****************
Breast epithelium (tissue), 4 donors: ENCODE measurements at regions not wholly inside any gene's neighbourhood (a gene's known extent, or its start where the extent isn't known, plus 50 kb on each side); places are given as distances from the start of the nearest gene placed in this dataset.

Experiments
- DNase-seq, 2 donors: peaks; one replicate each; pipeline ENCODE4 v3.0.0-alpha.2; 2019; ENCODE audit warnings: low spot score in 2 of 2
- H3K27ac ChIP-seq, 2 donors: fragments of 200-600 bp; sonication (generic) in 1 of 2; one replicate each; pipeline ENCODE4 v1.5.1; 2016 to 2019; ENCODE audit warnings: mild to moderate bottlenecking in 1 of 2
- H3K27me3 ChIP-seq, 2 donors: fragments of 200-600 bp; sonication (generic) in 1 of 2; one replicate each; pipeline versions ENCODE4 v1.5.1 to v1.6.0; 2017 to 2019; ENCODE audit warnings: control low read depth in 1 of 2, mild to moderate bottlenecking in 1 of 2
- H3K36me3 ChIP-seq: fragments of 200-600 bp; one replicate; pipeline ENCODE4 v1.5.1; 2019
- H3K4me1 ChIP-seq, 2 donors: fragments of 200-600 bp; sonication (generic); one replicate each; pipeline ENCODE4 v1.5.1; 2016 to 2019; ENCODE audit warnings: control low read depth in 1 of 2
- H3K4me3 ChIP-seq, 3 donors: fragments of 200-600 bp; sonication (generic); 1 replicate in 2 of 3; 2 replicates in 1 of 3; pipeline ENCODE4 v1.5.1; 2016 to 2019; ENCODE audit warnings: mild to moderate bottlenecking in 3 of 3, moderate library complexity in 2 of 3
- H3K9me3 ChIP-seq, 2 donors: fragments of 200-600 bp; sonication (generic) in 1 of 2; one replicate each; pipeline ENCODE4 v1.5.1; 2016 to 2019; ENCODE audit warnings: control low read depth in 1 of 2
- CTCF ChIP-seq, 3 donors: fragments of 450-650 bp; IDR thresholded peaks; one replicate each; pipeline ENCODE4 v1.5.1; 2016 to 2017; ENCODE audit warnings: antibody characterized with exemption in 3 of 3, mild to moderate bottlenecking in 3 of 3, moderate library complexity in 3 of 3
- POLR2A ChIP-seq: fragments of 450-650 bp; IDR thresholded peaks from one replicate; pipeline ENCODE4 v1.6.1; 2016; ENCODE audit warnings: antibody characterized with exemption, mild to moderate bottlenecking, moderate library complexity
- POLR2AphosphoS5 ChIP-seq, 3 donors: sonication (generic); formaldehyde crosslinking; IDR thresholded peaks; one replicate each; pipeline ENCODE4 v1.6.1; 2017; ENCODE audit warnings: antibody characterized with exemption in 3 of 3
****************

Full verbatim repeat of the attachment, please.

Breast epithelium (tissue), 4 donors: ENCODE measurements at regions not wholly inside any gene's neighbourhood (a gene's known extent, or its start where the extent isn't known, plus 50 kb on each side); places are given as distances from the start of the nearest gene placed in this dataset.

Experiments
- DNase-seq, 2 donors: peaks; one replicate each; pipeline ENCODE4 v3.0.0-alpha.2; 2019; ENCODE audit warnings: low spot score in 2 of 2
- H3K27ac ChIP-seq, 2 donors: fragments of 200-600 bp; sonication (generic) in 1 of 2; one replicate each; pipeline ENCODE4 v1.5.1; 2016 to 2019; ENCODE audit warnings: mild to moderate bottlenecking in 1 of 2
- H3K27me3 ChIP-seq, 2 donors: fragments of 200-600 bp; sonication (generic) in 1 of 2; one replicate each; pipeline versions ENCODE4 v1.5.1 to v1.6.0; 2017 to 2019; ENCODE audit warnings: control low read depth in 1 of 2, mild to moderate bottlenecking in 1 of 2
- H3K36me3 ChIP-seq: fragments of 200-600 bp; one replicate; pipeline ENCODE4 v1.5.1; 2019
- H3K4me1 ChIP-seq, 2 donors: fragments of 200-600 bp; sonication (generic); one replicate each; pipeline ENCODE4 v1.5.1; 2016 to 2019; ENCODE audit warnings: control low read depth in 1 of 2
- H3K4me3 ChIP-seq, 3 donors: fragments of 200-600 bp; sonication (generic); 1 replicate in 2 of 3; 2 replicates in 1 of 3; pipeline ENCODE4 v1.5.1; 2016 to 2019; ENCODE audit warnings: mild to moderate bottlenecking in 3 of 3, moderate library complexity in 2 of 3
- H3K9me3 ChIP-seq, 2 donors: fragments of 200-600 bp; sonication (generic) in 1 of 2; one replicate each; pipeline ENCODE4 v1.5.1; 2016 to 2019; ENCODE audit warnings: control low read depth in 1 of 2
- CTCF ChIP-seq, 3 donors: fragments of 450-650 bp; IDR thresholded peaks; one replicate each; pipeline ENCODE4 v1.5.1; 2016 to 2017; ENCODE audit warnings: antibody characterized with exemption in 3 of 3, mild to moderate bottlenecking in 3 of 3, moderate library complexity in 3 of 3
- POLR2A ChIP-seq: fragments of 450-650 bp; IDR thresholded peaks from one replicate; pipeline ENCODE4 v1.6.1; 2016; ENCODE audit warnings: antibody characterized with exemption, mild to moderate bottlenecking, moderate library complexity
- POLR2AphosphoS5 ChIP-seq, 3 donors: sonication (generic); formaldehyde crosslinking; IDR thresholded peaks; one replicate each; pipeline ENCODE4 v1.6.1; 2017; ENCODE audit warnings: antibody characterized with exemption in 3 of 3